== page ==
Current events may suggest that the estate of marriage is in disarray. Some people would argue that society's acceptance of the individual's demand for personal fulfillment has freed irresponsible and hedonistic people to flit from one spouse to another.

However, marriage still seems to possess an aura that elevates it above a simple living arrangement. Most Canadians marry once and only once; less than one percent walk down the aisle more than twice. Married couples generally have "greater commitment and higher relationship quality" than partners in common-law unions,26 which suggests something about the transcendent nature of the marriage bond itself.

The factors associated with the break-up of a first marriage tend to be different than those that are significant risk factors for the dissolution of a subsequent marriage. In general, however, the predicted likelihood that their marriage will succeed is higher for people who marry in their 30s, did not live common-law before the wedding, have children, attend religious services, are university educated, and believe that marriage is important if they are to be happy.


  1. Cherlin, A. 2004. "The Deinstitutionalization of American Marriage." Journal of Marriage and Family 66, 4: 848 to 861.
  2. Milan, A. 2000. "One hundred years of families." Canadian Social Trends 56 (Spring 2000): 2 to 12; Statistics Canada. 2003. "Update on families." Canadian Social Trends 69: 11 to 13.
  3. Statistics Canada. The Daily, March 9, 2005.
  4. Statistics Canada, 2003.
  5. Clark, W. 2000. "Patterns of religious attendance." Canadian Social Trends 59: 23 to 27.
  6. Burnham, T. and J. Phelan. 2000. Mean Genes. Penguin Books: NY, NY.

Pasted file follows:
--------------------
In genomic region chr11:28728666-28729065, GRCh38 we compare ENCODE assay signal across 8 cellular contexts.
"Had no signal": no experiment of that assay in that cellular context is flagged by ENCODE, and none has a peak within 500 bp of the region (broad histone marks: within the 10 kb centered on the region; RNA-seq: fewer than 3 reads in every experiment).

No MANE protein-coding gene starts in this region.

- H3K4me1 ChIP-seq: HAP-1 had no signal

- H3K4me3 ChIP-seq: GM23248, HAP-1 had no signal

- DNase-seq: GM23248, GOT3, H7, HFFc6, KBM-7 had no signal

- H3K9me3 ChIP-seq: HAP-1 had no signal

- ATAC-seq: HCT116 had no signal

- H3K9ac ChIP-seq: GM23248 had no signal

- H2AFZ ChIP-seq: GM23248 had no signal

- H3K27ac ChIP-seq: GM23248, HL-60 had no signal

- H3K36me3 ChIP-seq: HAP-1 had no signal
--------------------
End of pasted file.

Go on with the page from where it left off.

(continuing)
7. Le Bourdais, C., G. Neill and P. Turcotte. 2000. "The changing face of conjugal relationships." Canadian Social Trends No. 56: 14 to 17.
  8. Milan, A. 2003. "Would you live common-law?" Canadian Social Trends No. 70: 2 to 6.
  9. Burnham and Phelan, 2000. Wright, Robert. 1994. The Moral Animal: Why we are the way we are – The new science of evolutionary psychology. Vintage Books: New York.
  10. According to 2003 data, 50% of marriages in Quebec ended in divorce within 30 years. Statistics Canada. The Daily, March 9, 2005.
  11. Adams, M. 2003. Fire and Ice: The United States, Canada and the myth of converging values. Penguin Canada; Toronto: 77 to 102.
  12. Bartlett's Familiar Quotations: Fifteenth and 125th Anniversary Edition. 1980. Emily Morrison Beck (ed.). Little, Brown and Company; New York: 354 (22).
  13. The rate of remarriage in the U.S. was about 75% in the 1990s. Coleman, M., L. Ganong and M. Fine. 2000 "Reinvestigating Remarriage: Another decade of Progress." Journal of Marriage and the Family 62, 4: 1288 to 1307.
  14. Coleman, Ganong and Fine; 2000.
  15. Intrinsic reasons for marriage are couple-based and relate to level of intimacy, e.g. "We are close and intimate. We have special ways of demonstrating affection and letting each other know how we feel." Extrinsic reasons for marriage were more instrumental: "He/she knows what I want. He/she meets my needs. He/she is someone my parents would approve of. He/she is well-liked by my friends. People are impressed by my choice." Kurdek, L.A. 1989. "Relationship Quality for Newly Married Husbands and Wives: Marital History, Stepchildren, and Individual-Difference Predictors." Journal of Marriage and the Family 51, 4: 1053 to 1064.
  16. L.A. Kurdek. 1991. "The Relations between Reported Well-Being and Divorce History, Availability of a Proximate Adult, and Gender." Journal of Marriage and the Family 53, 1: 71 to 78.
  17. Coleman, Ganong and Fine, 2000; Vemer, E., M. Coleman, L.H. Ganong and H. Cooper. 1989. "Marital Satisfaction in Remarriage: A Meta-Analysis." Journal of Marriage and the Family 51, 3: 713 to 725. Kurdek, 1989; Gelissen, J. 2004. "Assortative mating after divorce: a test of two competing hypotheses using marginal models." Social Science Research 33: 361 to 384.
  18. Kurdek, 1989.
  19. Kurdek, L.A. 1990. "Divorce History and Self-Reported Psychological Distress in Husbands and Wives." Journal of Marriage and the Family 52, 3: 701 to 708.
  20. Gelissen, 2003.
  21. Gelissen, 2003.
  22. Coleman, Ganong and Fine, 2000.
  23. Vemer, Coleman, Ganong and Cooper, 1989; Kurdek, 1989.
  24. Vemer, Coleman, Ganong and Cooper, 1989.
  25. Kurdek, 1990.
  26. Wu. Z. and C.M. Schimmele. "Repartnering after First Union Disruption." Journal of Marriage and the Family 67 (February 2005): 27 to 36.
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Warren Clark is senior analyst and Susan Crompton is Editor-in-Chief of Canadian Social Trends. They can both be reached at